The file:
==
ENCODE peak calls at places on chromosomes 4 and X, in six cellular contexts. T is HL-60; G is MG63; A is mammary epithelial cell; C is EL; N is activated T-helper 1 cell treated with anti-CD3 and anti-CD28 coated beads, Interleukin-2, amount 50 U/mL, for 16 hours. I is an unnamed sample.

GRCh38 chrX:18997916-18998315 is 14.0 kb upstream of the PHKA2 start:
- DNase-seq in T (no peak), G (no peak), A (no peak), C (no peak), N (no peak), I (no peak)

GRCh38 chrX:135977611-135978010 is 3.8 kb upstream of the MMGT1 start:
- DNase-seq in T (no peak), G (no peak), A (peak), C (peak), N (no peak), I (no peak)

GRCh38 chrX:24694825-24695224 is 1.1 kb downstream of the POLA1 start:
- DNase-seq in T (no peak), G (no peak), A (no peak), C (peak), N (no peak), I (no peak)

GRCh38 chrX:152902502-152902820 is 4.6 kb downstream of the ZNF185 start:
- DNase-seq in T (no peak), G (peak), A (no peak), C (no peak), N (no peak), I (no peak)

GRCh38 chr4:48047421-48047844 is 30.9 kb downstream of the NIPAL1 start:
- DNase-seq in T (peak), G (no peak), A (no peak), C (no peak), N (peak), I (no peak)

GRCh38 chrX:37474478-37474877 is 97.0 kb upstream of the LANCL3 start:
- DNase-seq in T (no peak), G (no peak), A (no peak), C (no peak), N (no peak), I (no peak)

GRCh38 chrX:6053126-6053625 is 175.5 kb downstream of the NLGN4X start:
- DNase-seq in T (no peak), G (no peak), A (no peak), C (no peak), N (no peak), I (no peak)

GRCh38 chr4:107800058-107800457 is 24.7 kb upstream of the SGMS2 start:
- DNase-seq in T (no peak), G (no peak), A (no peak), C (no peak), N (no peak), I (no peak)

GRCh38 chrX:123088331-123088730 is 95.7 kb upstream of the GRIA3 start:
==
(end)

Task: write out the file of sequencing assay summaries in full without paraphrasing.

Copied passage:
ENCODE peak calls at places on chromosomes 4 and X, in six cellular contexts. T is HL-60; G is MG63; A is mammary epithelial cell; C is EL; N is activated T-helper 1 cell treated with anti-CD3 and anti-CD28 coated beads, Interleukin-2, amount 50 U/mL, for 16 hours. I is an unnamed sample.

GRCh38 chrX:18997916-18998315 is 14.0 kb upstream of the PHKA2 start:
- DNase-seq in T (no peak), G (no peak), A (no peak), C (no peak), N (no peak), I (no peak)

GRCh38 chrX:135977611-135978010 is 3.8 kb upstream of the MMGT1 start:
- DNase-seq in T (no peak), G (no peak), A (peak), C (peak), N (no peak), I (no peak)

GRCh38 chrX:24694825-24695224 is 1.1 kb downstream of the POLA1 start:
- DNase-seq in T (no peak), G (no peak), A (no peak), C (peak), N (no peak), I (no peak)

GRCh38 chrX:152902502-152902820 is 4.6 kb downstream of the ZNF185 start:
- DNase-seq in T (no peak), G (peak), A (no peak), C (no peak), N (no peak), I (no peak)

GRCh38 chr4:48047421-48047844 is 30.9 kb downstream of the NIPAL1 start:
- DNase-seq in T (peak), G (no peak), A (no peak), C (no peak), N (peak), I (no peak)

GRCh38 chrX:37474478-37474877 is 97.0 kb upstream of the LANCL3 start:
- DNase-seq in T (no peak), G (no peak), A (no peak), C (no peak), N (no peak), I (no peak)

GRCh38 chrX:6053126-6053625 is 175.5 kb downstream of the NLGN4X start:
- DNase-seq in T (no peak), G (no peak), A (no peak), C (no peak), N (no peak), I (no peak)

GRCh38 chr4:107800058-107800457 is 24.7 kb upstream of the SGMS2 start:
- DNase-seq in T (no peak), G (no peak), A (no peak), C (no peak), N (no peak), I (no peak)

GRCh38 chrX:123088331-123088730 is 95.7 kb upstream of the GRIA3 start: